The seatbacks have been slimmed down for less legroom intrusion for middle-row passengers and that allows a tall driver to sit behind their own driving position.

The test car had the optional light-coloured leather interior instead of the black trim for the comfortable cabin and it’s a pleasant change to the eye the overall appeal of the cabin is strong, with a quality feel.

The sliding second and third row (which folds into the boot floor) both offer ample space, with limber adults able to occupy the third row, provided AFL ruck or NBL basketball isn’t their profession cup, bottle and knick-knack door pocket storage across all three rows is decent and only the absence of ventilation will be a complaint.

There is a small but useful amount of luggage space behind them, although the change in wheelbase and shorter rear overhang has reduced that to 230 litres, a 37 litre decrease.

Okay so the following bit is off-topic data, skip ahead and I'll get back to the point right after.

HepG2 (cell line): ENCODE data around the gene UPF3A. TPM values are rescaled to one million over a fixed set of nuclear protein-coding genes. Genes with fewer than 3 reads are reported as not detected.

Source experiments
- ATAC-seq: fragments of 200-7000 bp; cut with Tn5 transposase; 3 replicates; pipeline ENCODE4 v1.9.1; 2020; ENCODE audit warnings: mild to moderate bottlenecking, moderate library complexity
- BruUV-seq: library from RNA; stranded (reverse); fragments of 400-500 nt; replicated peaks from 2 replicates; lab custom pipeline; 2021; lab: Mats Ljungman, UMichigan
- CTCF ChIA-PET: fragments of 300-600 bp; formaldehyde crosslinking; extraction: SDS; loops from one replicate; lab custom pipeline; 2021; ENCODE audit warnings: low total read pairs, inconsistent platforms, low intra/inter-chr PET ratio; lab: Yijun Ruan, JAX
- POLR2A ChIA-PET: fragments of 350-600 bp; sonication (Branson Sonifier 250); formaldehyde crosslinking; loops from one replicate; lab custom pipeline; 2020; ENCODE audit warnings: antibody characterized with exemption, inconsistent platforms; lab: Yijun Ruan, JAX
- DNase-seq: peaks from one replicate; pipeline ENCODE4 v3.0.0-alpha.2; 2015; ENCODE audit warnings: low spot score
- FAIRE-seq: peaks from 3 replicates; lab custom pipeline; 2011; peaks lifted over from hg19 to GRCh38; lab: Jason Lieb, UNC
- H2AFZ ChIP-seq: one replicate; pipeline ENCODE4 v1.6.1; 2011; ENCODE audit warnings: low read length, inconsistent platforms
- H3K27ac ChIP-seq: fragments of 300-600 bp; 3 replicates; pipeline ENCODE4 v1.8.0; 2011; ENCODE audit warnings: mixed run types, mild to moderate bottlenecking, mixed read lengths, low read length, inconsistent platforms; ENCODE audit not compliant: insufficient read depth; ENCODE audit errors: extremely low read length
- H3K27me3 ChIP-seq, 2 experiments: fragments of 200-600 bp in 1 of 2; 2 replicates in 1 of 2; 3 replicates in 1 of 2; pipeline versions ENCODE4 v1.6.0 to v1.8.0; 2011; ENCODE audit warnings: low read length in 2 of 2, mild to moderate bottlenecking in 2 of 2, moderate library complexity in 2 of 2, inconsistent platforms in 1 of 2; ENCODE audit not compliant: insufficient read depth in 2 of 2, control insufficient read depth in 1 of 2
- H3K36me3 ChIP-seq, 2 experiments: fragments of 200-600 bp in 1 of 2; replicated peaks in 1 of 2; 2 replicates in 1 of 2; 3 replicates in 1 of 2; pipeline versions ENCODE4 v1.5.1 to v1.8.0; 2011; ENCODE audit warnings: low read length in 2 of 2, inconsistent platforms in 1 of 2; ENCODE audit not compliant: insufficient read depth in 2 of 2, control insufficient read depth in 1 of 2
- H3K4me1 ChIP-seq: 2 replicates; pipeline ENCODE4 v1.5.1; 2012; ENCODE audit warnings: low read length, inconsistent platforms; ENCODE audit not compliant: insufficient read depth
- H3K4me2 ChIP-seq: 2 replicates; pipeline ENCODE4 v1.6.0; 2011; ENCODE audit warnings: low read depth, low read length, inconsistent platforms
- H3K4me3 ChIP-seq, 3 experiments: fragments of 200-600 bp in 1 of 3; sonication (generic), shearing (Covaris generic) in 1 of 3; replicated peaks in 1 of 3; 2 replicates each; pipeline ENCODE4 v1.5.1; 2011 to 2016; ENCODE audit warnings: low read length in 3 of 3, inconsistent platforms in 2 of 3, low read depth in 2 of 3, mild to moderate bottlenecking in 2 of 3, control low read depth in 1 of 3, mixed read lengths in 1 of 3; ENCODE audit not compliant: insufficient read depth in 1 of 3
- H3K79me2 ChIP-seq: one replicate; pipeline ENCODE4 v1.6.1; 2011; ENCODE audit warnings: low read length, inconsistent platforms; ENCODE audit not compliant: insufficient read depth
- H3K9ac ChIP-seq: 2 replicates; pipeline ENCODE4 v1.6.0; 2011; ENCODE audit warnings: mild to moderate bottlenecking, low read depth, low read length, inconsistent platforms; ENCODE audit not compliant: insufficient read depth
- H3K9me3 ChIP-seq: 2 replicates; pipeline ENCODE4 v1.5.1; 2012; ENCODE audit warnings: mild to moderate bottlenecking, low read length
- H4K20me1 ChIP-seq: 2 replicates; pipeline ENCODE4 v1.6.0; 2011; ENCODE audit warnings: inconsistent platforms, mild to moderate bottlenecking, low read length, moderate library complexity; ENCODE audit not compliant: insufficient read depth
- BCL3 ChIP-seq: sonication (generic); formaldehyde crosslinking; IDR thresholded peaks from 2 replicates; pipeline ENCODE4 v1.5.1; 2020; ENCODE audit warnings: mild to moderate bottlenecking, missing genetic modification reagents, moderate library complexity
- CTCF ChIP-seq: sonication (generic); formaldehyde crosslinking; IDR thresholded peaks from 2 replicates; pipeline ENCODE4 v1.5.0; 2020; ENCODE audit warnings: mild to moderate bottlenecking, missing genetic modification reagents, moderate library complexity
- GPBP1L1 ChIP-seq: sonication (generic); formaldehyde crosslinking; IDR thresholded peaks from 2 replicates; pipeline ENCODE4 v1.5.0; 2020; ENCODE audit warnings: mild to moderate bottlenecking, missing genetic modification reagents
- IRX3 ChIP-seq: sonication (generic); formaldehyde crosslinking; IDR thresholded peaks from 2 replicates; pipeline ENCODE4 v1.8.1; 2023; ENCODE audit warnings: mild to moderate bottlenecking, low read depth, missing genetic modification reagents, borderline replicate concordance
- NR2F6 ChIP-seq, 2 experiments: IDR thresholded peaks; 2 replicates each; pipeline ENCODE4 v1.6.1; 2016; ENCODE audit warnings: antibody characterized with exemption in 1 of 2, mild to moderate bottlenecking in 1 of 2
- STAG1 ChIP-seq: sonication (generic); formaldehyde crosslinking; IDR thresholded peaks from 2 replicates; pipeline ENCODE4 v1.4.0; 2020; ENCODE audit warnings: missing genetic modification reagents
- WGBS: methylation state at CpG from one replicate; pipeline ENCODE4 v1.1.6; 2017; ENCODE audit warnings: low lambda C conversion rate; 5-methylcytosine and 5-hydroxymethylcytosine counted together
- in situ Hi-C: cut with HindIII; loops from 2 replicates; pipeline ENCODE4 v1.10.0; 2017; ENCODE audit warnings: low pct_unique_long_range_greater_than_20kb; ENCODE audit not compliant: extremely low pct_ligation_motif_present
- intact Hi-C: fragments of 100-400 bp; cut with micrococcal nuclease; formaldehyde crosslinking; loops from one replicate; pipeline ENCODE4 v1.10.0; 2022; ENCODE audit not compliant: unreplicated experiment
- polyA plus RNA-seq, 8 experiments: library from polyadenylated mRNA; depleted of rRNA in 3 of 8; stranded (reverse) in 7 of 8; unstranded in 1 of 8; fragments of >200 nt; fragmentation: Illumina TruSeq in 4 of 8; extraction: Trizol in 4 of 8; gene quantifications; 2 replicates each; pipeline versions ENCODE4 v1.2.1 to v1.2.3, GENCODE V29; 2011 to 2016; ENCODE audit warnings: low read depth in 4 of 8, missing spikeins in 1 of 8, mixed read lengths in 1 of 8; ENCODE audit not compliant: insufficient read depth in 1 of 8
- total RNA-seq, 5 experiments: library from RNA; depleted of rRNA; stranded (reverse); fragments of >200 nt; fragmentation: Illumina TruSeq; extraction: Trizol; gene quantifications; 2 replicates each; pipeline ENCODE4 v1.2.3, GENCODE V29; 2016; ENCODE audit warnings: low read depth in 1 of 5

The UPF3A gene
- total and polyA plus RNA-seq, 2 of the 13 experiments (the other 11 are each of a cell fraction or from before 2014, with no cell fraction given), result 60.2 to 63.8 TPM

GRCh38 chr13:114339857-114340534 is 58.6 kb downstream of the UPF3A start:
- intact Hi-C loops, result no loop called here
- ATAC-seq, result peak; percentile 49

Luggage space with the third row folded has also dropped – 810 litres down from 928 – but its still a decent cargo bay for the family hound or a stack of school bags.

The driver gets a sharp three-spoke leather-wrapped steering wheel and a comprehensive instrument panel, aided by an adjustable head-up display that even pops up a blind spot warning icon when required.

One of the few cabin complaints is the touchscreen’s reflection in the windscreen at night, which is inconveniently placed and something of a distraction.

Middle-row passengers are well catered for, with their own climate controls and two USB slots for power supply only, as well as manual sunblinds to keep the sun from obscuring the power-hungry devices plugged into the USBs.

Engine and transmission

Following the tyre tracks of its smaller SUV sibling, the CX-5, the 9 is now powered by a SkyActiv powerplant, a new 2.5-litre direct-injection 16-valve (with variable control) turbo-petrol four-cylinder which lays claim to useable torque equivalent to a four-litre V8.